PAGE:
Stronger pathways to accessing trade finance, improved expertise in ESG practices, and ratifying free trade agreements are some of the levers Southeast Asian governments can use to further support the ongoing survival and commercial resilience of companies – particularly SMEs – who operate within the region’s supply chains. These were some of the policy recommendations that HSBC announced today ahead of the ASEAN Economic Ministers’ annual summit on the 29 August.
The recommendations come against the backdrop of supply chains continuing to shift and re-shape across Southeast Asia; COVID-19 impacting the region’s growth strategy of large-scale infrastructure development and FDI-enabled export-led manufacturing growth; and the important role that small and medium-sized companies play across Southeast Asian economies (SMEs constitute roughly 90% of all businesses and employer across the various markets1). The policy recommendations include:
Trade finance allows SMEs to mitigate the risks associated with importing or exporting goods and services, permitting trade to flow in a predictable and secure manner. Despite governments and central banks providing significant stimulus, working capital continues to be a barrier for companies especially SMEs. The global trade finance gap has ballooned to USD2-5trillion, according to the World Trade Organisation.2 This experience is shared amongst ASEAN SMEs partly because the regulatory treatment of trade transactions has become increasingly rigid and inconsistent across markets. Short-term letters of credit, in particular, have been subject to additional scrutiny during the development of Basel III rules.3 In addressing the challenges, HSBC cites opportunities to standardise trade finance regulations, policies and processes across Southeast Asian countries in order to reduce the complexity, costs and administration for smaller companies operating across borders, and to ensure that working capital becomes more accessible.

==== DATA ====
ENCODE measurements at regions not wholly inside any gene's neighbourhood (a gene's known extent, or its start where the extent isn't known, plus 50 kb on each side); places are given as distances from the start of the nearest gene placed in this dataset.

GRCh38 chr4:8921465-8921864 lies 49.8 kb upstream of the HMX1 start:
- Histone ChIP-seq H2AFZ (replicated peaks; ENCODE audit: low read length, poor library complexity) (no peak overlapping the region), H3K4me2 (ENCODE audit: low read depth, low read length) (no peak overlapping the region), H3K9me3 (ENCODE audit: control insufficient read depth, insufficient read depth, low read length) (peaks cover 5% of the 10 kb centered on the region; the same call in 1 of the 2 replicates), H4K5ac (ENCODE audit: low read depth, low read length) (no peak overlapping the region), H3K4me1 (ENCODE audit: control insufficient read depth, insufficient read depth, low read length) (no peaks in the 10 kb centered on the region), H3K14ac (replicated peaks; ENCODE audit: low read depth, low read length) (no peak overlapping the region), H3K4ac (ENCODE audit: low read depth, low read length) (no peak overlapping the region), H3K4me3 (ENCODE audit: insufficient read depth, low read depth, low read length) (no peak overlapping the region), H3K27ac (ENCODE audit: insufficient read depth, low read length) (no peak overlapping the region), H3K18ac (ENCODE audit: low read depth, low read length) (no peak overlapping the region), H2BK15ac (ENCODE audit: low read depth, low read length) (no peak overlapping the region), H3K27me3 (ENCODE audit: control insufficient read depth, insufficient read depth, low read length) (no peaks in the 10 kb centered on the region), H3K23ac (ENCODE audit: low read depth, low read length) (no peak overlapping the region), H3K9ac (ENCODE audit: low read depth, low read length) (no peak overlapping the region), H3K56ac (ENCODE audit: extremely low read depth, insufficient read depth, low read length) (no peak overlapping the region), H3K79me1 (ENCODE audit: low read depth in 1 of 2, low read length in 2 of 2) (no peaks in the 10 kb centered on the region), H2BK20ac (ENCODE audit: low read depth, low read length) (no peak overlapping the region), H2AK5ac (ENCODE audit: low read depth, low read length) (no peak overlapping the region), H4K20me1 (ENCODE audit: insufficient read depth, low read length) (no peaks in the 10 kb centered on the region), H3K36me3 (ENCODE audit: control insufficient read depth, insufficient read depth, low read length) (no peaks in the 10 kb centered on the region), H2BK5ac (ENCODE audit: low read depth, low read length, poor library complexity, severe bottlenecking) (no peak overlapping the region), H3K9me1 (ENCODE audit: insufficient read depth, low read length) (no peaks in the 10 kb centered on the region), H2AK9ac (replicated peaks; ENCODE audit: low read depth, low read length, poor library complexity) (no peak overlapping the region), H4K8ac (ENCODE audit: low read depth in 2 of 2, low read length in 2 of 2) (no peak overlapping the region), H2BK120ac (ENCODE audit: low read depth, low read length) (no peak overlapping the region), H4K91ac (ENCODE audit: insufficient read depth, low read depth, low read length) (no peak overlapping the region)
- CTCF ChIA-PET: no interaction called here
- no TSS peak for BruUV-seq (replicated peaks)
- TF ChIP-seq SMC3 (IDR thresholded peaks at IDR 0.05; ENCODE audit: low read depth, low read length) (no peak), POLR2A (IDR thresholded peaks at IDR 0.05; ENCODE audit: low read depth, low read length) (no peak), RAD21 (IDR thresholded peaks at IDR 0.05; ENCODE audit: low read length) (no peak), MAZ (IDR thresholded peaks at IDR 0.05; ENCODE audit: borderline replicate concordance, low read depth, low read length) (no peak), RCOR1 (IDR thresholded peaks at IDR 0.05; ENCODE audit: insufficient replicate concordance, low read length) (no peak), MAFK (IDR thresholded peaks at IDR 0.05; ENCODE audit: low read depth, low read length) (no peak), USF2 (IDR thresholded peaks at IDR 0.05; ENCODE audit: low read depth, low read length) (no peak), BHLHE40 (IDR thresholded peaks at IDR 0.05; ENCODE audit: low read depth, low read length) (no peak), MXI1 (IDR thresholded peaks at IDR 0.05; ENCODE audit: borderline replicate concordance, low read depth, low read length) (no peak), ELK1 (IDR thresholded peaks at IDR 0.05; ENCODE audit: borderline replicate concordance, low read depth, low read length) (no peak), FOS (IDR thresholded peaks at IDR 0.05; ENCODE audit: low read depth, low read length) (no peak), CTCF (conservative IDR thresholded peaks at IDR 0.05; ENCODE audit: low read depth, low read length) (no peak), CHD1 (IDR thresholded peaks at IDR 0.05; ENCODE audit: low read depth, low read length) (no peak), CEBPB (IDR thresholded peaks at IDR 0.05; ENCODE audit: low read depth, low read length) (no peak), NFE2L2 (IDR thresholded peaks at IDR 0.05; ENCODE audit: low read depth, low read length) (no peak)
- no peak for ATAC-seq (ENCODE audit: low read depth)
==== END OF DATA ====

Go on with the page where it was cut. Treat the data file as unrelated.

Recognising the challenge, HSBC and the Asian Development Bank recently launched a trade finance programme to help companies that are producing goods crucial to the ongoing fight against the COVID-19 pandemic.4 The programme could enable up to US$1.2 billion a year of additional trade by Asian SMEs.
Southeast Asian policymakers have been increasingly focusing on Foreign Direct Investment to drive manufacturing and export growth; however, FDI was already on the decline globally before the COVID-19 pandemic.5 For Southeast Asia to claim a greater share of the global declining FDI pie, further country reforms are needed, including programmes to transition labour to more formal and productive sectors and encourage people mobility to supplement the domestic labour.6 HSBC also encourages governments to continue to remove non-tariff barriers – such as increased automation of customs clearance – around the flow of goods and services in order to increase inbound investment.7